• A widely shared Facebook post shows a lone prayer closet remaining on the site of a home where an EF4 tornado ripped through in Alabama. Earlier in March, a tornado carved a path across Lee County, Alabama destroying homes and ripping up trees.  Only a few buildings and homes were able to make it, including a local grandmother’s prayer closet. According to 11 Alive, Chaplain Jason Smith was out with Billy Graham’s Rapid Response Team and noticed the prayer closet.   In his Facebook post, he reports the entire family who lived there survived. “Listen to me please,” he wrote in the post.  “I just left a family who survived the tornado in this house and the only left standing is this closet.  It’s the grandmother’s prayer closet, and the whole family survived.  Are you kiddin me!!! My God is awesome!!! Shout somebody! --Jason--” As of this article, the two-week old post has been shared over 96 thousand times and garnered more than 62 thousand likes.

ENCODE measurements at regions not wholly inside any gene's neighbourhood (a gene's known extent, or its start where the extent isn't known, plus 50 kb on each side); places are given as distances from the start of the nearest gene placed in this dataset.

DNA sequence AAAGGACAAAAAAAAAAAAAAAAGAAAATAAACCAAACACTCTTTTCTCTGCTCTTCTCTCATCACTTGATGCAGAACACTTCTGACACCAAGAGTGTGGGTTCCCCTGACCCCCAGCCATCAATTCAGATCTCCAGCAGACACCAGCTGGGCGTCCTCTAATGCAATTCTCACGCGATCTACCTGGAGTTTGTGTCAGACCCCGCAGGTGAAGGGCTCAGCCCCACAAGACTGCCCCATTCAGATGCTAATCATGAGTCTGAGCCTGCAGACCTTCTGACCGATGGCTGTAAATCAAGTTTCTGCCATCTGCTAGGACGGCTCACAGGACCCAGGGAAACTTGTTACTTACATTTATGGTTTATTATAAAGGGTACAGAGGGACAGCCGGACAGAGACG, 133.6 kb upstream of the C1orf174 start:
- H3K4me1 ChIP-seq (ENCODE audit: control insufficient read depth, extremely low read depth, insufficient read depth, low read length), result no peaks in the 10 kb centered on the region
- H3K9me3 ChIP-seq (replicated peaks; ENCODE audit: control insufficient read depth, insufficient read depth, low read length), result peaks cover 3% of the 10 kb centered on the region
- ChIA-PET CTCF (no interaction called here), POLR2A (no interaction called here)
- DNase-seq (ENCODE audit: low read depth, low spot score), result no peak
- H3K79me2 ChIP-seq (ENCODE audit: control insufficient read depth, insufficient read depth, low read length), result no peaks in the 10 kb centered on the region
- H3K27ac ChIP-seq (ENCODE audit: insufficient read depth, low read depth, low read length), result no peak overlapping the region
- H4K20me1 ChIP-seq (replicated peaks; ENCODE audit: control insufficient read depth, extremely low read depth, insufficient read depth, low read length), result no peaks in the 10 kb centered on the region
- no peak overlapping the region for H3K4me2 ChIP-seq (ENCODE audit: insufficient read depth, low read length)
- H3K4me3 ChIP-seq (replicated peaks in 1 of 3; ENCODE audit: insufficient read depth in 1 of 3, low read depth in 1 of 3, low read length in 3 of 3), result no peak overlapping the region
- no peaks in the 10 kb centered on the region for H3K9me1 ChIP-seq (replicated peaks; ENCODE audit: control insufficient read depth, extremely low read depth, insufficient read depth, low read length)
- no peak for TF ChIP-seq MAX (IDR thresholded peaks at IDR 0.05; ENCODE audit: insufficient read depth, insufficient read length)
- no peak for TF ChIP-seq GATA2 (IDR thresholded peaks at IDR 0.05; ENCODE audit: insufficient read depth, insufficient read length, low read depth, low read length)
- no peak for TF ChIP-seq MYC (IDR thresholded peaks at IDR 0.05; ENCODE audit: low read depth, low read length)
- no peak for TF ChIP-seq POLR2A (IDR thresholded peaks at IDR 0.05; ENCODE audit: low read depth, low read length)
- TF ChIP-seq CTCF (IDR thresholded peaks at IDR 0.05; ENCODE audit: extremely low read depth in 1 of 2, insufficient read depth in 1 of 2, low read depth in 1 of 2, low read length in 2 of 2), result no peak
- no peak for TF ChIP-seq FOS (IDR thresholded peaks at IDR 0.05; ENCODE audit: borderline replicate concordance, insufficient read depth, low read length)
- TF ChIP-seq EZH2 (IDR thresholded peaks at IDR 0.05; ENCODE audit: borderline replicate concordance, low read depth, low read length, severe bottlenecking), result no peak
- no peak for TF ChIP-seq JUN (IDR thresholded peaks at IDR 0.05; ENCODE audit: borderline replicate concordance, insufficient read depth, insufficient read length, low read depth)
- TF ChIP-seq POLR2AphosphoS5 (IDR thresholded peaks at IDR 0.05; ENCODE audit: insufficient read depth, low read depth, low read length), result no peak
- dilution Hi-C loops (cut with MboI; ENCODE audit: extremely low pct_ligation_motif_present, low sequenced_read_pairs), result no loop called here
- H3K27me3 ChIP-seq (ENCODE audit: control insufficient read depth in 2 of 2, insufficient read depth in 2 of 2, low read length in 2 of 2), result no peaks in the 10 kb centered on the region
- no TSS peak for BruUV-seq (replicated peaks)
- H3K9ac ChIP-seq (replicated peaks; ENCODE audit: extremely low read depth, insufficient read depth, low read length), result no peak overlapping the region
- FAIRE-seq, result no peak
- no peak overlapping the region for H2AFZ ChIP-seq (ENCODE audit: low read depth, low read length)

• Federal prosecutors in New York and California announced charges Monday in separate cases against attorney Michael Avenatti. >> Read more trending news Authorities in New York arrested Avenatti on Monday to face allegations out of the Southern District of New York that he attempted to extort Nike and charges of bank and wire fraud out of the Central District of California. >> Read the complaint against Avenatti filed in New York Update 3:20 p.m. EDT March 25: In a statement obtained by CNBC, a Nike spokesperson said the company “has been cooperating with the government’s investigation into NCAA basketball for over a year.” “When Nike became aware of this matter, Nike immediately reported it to federal prosecutors,” the statement said. “When Mr. Avenatti attempted to extort Nike over this matter, Nike with the assistance of outside counsel at Boies Schiller Flexner, aided the investigation.” Authorities said Avenatti and an unnamed co-conspirator attempted to extort Nike of more than $20 million by threatening “to use his ability to garner publicity to inflict substantial financial and reputational harm on the company if his demands were not met.” Citing a pair of unidentified sources, The Wall Street Journal reported the unnamed co-conspirator allegedly involved in the case was attorney Mark Geragos. Update 3:05 p.m. EDT March 25: Investigators with the IRS launched a probe into Aveantti more than a year ago, after an official noticed “irregularities” while attempting to collect payroll taxes from Avenatti, U.S. Attorney for the Central District of California Nick Hanna said. The bank and wire fraud “allegations ... paint an ugly picture of lawless conduct and greed,” Hanna said, calling Avenatti “a corrupt lawyer who ... fights for his own selfish interests by misappropriating close to $1 million that rightfully belonged to one of his clients.” Hanna said Avenatti negotiated a settlement for one of his clients in December 2017 as part of an intellectual property dispute. Under the settlement, Avenatti’s client was expected to get $1.6 million in January 2018. However, Hanna said Avenatti presented his client with a false settlement agreement that listed March 2018 at the date by which the payment was due. The payment was made to an account controlled by Avenatti on Jan. 5, 2018. “Mr. Avenatti then used his client’s money to pay expenses for his own coffee business, Global Baristas LLC which did business as Tully’s coffee as well as to pay his own expenses,” Hanna said. Avenatti was arrested Monday in New York to face federal charges on both the east and west coasts. Avenatti is facing a maximum of 50 years in prison if he’s convicted of the bank and wire fraud charges in California. Federal prosecutors in New York also charged Avenatti in a separate case in which he was accused of attempting to extort Nike. Update 2:35 p.m. EDT March 25: Authorities in New York are providing more details Monday in the case against Avenatti. Update 2:20 p.m. EDT March 25: Authorities in California are providing more details Monday in the case against Avenatti. Update 2:15 p.m. EDT March 25: Avenatti’s former client, Stormy Daniels, said in a statement Monday that she was “saddened but not shocked by news reports that he has been criminally charged.” “I made the decision more than a month ago to terminate Michael’s services after discovering that he had dealt with me extremely dishonestly,” Daniels said. Avenatti represented Daniels in her court battle to throw out a non-disclosure agreement she had signed before the 2016 presidential election. The agreement barred her from talking about a sexual encounter she said she had with Trump years before the election. Original report: Federal prosecutors in the Southern District of New York said Avenatti attempted “to extract more than $20 million in payments from a public traded company by threatening to use his ability to garner publicity to inflict substantial financial and reputational harm on the company if his demands were not met.” The company was identified in a criminal complaint as Nike. Earlier Monday, Avenatti had announced plans to hold a press conference Tuesday “to disclose a major high school/college basketball scandal perpetrated by @Nike.” Authorities said in a complaint filled in court that Avenatti and another person threatened to release damaging information about Nike unless the company “did not agree to make multi-million dollar payments” to Avenatti and an unnamed co-conspirator. Avenatti “threatened to hold a press conference on the eve of Nike’s quarterly earnings call and the start of the annual (NCAA) tournament at which he would announce allegations of misconduct by employees of Nike,” prosecutors said.  “Avenatti stated that he would refrain from holding the press conference and harming Nike only if Nike made a payment of $1.5 million to a client of Avenatti’s in possession of information damaging to Nike... and agreed to ‘retain’ Avenatti and (the unnamed co-conspirator) to conduct an ‘internal investigation’ -- an investigation that Nike did not request.” Authorities said Avenatti told Nike’s attorneys in a phone call on Wednesday that, “I’ll go take ten billion dollars off your client’s market cap ... I’m not (expletive) around.” Federal prosecutors in Los Angeles announced Monday they were charging Avenatti with wire and bank fraud in a separate case. Authorities plan to detail charges against him at a news conference scheduled for 2 p.m. EDT. Check back for updates to this developing story.